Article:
SWIFT

Study of Whole blood In Frontline Trauma

A multi-centre randomised controlled trial of the clinical and cost-effectiveness of pre-hospital whole blood administration versus standard care for traumatic haemorrhage.

Chief investigator: Dr Laura Green / Dr Jason Smith
Primary sponsor: NHS Blood and Transplant
Funder: Air Ambulance Charities, NHS Blood and Transplant, Ministry of Defence

Summary

Air Ambulance Services across the country attend accidents or incidents in the community to treat patients who are severely injured or unwell. This is a study about Air Ambulance Services giving blood transfusions to patients before they arrive at hospital (pre-hospital) when they have life-threatening bleeding.

We know that early blood transfusion improves the number of patients that survive who are bleeding like this, but the best way to do this and what blood products to use is not clear.

Not all Air Ambulance Services give blood products, but those who do transfuse patients with red blood cells and plasma. These blood products are made from blood donations and come in different treatment bags, with certain requirements for temperature when they are being stored and carried in the helicopters or rapid response cars. They also have to be given separately, one after the other to the patient. In addition, carrying these blood product bags can add significant weight to the kit bags that the medical teams carry.

This study will look at whether giving another product instead of red blood cells and plasma will be better at reducing the number of deaths 24 hours after injury, and reduce the need for further large blood transfusions when patients get to hospital. This product is called “Whole Blood” (WB). It contains red blood cells, plasma and platelets (which help with clotting) all in one bag.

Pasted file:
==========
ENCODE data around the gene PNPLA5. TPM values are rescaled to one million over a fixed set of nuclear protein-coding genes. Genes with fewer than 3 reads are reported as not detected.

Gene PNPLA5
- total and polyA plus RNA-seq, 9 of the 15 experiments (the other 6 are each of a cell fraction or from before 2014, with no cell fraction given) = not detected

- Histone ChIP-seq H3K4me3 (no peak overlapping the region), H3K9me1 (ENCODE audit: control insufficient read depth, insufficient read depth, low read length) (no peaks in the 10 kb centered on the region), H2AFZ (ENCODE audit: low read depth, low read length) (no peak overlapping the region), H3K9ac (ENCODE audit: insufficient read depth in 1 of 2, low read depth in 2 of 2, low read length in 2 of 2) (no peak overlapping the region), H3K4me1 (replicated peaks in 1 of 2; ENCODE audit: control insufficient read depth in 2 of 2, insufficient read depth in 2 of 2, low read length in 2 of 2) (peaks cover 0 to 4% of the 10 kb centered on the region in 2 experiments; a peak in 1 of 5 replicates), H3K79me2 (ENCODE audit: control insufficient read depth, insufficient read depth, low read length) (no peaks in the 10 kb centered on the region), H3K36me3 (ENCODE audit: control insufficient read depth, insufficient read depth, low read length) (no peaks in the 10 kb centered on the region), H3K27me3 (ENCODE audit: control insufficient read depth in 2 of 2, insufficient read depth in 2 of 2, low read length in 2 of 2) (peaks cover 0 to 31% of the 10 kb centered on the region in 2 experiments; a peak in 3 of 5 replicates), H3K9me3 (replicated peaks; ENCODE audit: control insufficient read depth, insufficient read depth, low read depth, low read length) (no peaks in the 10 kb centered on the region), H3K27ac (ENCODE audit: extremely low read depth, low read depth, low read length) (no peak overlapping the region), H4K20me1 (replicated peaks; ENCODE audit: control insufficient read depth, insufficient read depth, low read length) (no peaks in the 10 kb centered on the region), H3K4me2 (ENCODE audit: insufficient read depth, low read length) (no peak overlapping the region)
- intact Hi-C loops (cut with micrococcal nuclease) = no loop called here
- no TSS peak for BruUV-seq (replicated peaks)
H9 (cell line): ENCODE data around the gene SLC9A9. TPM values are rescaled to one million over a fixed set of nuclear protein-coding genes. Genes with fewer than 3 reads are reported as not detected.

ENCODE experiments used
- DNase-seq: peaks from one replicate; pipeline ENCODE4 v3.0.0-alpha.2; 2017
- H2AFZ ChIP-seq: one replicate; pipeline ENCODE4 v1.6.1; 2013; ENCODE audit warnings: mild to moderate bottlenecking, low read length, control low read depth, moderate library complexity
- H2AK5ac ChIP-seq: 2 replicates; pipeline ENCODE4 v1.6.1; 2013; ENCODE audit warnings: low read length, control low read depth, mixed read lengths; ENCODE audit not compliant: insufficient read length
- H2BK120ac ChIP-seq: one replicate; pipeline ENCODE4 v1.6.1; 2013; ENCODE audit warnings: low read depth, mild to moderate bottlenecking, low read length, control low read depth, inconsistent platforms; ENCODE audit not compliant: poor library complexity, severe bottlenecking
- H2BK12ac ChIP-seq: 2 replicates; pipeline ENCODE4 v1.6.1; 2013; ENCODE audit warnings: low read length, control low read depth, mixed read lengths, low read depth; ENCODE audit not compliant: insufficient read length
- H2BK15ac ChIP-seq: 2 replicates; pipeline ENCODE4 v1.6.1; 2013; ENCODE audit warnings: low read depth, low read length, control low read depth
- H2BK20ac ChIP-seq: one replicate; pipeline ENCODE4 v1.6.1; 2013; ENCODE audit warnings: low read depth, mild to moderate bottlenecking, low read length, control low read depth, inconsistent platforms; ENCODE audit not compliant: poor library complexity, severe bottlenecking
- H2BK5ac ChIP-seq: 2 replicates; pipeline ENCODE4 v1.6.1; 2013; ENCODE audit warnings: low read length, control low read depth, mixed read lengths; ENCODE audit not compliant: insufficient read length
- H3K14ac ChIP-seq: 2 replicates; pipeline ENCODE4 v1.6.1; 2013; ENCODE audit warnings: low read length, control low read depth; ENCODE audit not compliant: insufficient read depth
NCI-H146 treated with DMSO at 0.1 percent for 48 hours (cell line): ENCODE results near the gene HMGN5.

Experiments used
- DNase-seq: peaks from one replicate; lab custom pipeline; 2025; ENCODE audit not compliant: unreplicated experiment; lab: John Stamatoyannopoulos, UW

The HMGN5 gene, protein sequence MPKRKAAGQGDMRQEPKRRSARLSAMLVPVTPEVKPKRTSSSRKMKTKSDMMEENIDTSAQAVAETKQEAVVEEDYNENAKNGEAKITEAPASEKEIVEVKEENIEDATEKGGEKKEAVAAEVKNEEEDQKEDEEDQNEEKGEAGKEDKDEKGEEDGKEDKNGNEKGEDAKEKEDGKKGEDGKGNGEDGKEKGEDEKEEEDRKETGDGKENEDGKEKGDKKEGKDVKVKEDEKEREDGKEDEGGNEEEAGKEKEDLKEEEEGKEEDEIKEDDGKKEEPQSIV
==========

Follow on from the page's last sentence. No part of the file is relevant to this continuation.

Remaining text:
Although there is some evidence of benefit with the use of WB, there have been no studies exploring the clinical and cost effectiveness of pre-hospital administration of WB versus the standard care for bleeding trauma patients in the UK setting.

In 2019, NHS Blood and Transplant carried out a survey of UK Air Ambulance Services and their thoughts about giving WB to patients. In this survey, 82% said that WB would be their preferred blood component, followed by red cells and plasma in one bag (65%), and red blood cells and thawed plasma and platelets (in different bags) (30%). All those who responded said that they would like to see a clinical trial being carried out, before it was given widely in the NHS and would support this work. 

It is important for patients, healthcare professionals and blood services that the clinical and cost effectiveness of pre-hospital WB transfusion is looked at in a large trial before it is rolled out in the NHS, as we have a unique national health service in the UK.

The production of WB could potentially affect the supply of blood components required to treat other patients, as a unit of WB cannot be used to then manufacture other components. However, it could also be argued that early transfusion of WB may reduce the need for further blood transfusions when patients arrive at hospital, due to earlier control of their bleeding. The study will allow us to look at all these uncertainties.  

We expect the study will start in May 2022 and it will last for two years.

If you have any queries about the study, you can contact the team at swift@nhsbt.nhs.uk

Contact us

Email: SWIFT@nhsbt.nhs.uk